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Consider The Source - That's What's Up CD (album) cover


Consider The Source


Eclectic Prog

3.71 | 31 ratings

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Prog Folk Researcher
3 stars The third and most recent Consider the Source album sounds even more math-rocky than the last although there seems to be a lot less sampling and more actual playing of instruments, especially guitar (lots of guitar), bass (lots of bass) and drums (lots of drums). I assume Gabriel Marin is still playing his fretless guitar which is still pretty pretentious but I have to concede also very impressive considering he manages to make it sound easy. He does seem to have shelved the chaturangui though (aka Indian Rickenbacker) which is kind of too bad because I thought that instrument gave the band's music a slightly folksy feel and definitely added an international flavor to the band's sound.

Once again these are all instrumentals since apparently nobody in the band can sing, or maybe they just aren't interested in words. They don't say a hell of a lot on their website either so maybe it's the latter.

The songs tend toward a little more length here than with their prior work as well, with only "I Never Played a Jewel Thief" coming in under seven minutes. I'm not sure if that's a good or bad thing since the comparative lack of percussion and various taped sounds makes the music sound a bit more pedestrian than the stuff on 'Are You Watching Cloesly?', their 2007 studio release. The group seems to be aiming for more of a guitar arpeggio with weird timings sort of thing this time around, and although the guitar sounds mostly the same but a little heavier, the arrangements are less eclectic with a few exceptions such as the mystical "No Easy Answer" and truly weird riffs and tempo of "How am I not Myself" which includes a bit of guitar work that sounds all the world like it was passed through Peter Frampton's talk box. Pretty cool actually.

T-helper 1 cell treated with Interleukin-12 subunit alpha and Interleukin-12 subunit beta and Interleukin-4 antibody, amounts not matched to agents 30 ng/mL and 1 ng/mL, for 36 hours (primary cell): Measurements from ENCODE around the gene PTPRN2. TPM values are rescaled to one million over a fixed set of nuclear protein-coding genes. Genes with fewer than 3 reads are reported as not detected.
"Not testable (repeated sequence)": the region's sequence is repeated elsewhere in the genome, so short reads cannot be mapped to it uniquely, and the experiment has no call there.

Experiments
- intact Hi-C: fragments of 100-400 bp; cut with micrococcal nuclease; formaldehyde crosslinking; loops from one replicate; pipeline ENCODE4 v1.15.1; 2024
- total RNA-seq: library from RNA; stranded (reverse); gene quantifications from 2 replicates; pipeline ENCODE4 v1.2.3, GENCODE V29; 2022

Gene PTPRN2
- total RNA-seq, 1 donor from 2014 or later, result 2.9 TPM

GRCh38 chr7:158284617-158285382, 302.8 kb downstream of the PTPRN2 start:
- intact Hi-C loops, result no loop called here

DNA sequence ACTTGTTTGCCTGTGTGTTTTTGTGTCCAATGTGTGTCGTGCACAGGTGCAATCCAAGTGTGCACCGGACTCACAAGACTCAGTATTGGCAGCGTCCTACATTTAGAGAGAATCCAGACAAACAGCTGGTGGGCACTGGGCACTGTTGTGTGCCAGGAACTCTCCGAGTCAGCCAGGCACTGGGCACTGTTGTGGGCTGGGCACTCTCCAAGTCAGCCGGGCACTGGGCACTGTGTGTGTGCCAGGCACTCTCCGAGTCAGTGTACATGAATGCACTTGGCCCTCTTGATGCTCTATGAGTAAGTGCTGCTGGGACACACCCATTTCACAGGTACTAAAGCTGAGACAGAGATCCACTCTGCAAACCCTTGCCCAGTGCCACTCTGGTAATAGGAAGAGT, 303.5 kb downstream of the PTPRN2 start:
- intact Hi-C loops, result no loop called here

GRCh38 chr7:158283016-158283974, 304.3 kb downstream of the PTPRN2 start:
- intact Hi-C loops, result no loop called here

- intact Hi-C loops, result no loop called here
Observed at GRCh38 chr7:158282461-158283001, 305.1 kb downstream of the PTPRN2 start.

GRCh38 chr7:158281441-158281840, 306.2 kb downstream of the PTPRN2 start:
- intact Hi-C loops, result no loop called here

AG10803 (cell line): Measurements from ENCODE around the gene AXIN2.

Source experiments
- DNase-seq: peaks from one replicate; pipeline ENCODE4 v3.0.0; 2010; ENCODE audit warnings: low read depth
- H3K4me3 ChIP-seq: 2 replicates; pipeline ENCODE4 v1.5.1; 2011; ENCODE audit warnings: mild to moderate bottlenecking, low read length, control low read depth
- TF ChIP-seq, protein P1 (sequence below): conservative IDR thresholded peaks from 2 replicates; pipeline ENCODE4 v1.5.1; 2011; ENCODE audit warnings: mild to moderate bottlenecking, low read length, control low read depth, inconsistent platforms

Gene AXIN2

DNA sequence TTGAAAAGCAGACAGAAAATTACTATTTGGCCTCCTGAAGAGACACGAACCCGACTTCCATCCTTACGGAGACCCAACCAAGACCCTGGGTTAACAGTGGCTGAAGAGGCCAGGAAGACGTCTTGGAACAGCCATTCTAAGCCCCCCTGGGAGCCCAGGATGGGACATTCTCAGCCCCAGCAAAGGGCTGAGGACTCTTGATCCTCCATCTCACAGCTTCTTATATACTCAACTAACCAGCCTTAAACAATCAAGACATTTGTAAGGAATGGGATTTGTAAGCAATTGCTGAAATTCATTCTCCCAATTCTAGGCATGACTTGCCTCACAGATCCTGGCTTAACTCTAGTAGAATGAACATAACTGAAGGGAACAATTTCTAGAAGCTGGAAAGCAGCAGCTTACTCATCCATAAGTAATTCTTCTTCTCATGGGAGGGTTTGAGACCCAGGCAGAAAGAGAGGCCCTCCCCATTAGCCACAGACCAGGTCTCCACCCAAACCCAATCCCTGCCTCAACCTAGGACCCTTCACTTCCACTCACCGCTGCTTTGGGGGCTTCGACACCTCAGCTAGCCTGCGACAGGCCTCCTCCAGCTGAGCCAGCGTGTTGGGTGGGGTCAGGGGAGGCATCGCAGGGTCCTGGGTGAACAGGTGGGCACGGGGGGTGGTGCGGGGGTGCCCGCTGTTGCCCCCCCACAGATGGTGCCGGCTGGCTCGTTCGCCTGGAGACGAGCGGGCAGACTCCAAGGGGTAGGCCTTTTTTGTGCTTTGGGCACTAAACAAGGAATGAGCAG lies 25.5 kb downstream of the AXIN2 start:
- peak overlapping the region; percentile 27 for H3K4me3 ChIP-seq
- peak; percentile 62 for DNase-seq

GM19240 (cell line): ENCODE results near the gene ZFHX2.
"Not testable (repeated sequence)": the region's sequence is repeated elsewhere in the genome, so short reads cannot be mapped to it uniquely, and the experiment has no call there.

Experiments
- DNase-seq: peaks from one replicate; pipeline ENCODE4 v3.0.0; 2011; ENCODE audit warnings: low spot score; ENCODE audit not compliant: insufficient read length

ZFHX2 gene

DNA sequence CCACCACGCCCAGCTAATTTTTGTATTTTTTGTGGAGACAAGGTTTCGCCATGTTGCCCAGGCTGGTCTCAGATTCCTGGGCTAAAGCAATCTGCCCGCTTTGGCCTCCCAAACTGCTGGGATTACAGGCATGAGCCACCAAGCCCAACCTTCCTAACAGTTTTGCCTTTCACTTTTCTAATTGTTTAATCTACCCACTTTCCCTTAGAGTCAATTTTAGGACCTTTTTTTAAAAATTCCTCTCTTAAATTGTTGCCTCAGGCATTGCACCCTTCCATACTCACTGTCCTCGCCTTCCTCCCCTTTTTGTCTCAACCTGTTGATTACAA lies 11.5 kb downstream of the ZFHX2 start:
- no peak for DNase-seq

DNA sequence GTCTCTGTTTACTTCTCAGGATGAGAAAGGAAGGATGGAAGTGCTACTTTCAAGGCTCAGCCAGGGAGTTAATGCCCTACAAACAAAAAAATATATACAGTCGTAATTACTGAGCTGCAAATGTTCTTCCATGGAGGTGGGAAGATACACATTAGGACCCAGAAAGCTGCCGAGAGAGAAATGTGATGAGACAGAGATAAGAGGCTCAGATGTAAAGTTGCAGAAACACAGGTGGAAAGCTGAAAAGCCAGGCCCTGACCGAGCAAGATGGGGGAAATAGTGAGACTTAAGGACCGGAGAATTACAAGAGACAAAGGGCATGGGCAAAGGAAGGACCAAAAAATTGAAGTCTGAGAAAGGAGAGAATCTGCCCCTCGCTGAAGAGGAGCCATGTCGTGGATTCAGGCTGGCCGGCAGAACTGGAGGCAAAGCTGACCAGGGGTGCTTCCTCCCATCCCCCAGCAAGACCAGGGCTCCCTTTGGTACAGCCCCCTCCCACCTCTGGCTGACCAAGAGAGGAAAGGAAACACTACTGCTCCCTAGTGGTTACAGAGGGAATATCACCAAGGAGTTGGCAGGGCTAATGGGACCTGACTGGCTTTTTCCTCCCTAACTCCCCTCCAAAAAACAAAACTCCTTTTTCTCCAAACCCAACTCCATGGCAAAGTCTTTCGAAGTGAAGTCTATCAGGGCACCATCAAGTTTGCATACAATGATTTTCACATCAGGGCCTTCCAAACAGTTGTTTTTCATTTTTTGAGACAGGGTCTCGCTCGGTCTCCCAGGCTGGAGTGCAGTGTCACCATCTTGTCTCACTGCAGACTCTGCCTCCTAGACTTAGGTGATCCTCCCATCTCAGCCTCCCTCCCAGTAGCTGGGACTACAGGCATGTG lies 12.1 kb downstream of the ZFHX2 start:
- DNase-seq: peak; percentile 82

"Ol' Chomper" has some riffs that remind me alternately of Dream Theater and Steve Howe (try and reconcile that in your brain!), while "Complex Complex" doesn't sound like it is but knowing the guy playing guitar doesn't have any frets to help him with the non-stop chord changes makes me think it was a bit tougher to pull off than it sounds.

And the closing "The H is O" comes off as a compilation of everything else on the album including wailing guitar and staccato, frenzied drum with a bass line that borders on psychotic. The song starts out a bit slow but by the end I'm thinking something akin to 'Bolero' with amps. Very wickedly tight.

This isn't really my kind of music to tell the truth, and in a lot of ways I preferred the more eclectic and earthy stuff the band cranked out on their second album. But prog fans of all stripes (including metalheads) should find this one appealing, and for that the band deserves a high three stars with at least some consideration for four. Well recommended.


ClemofNazareth | 3/5 |


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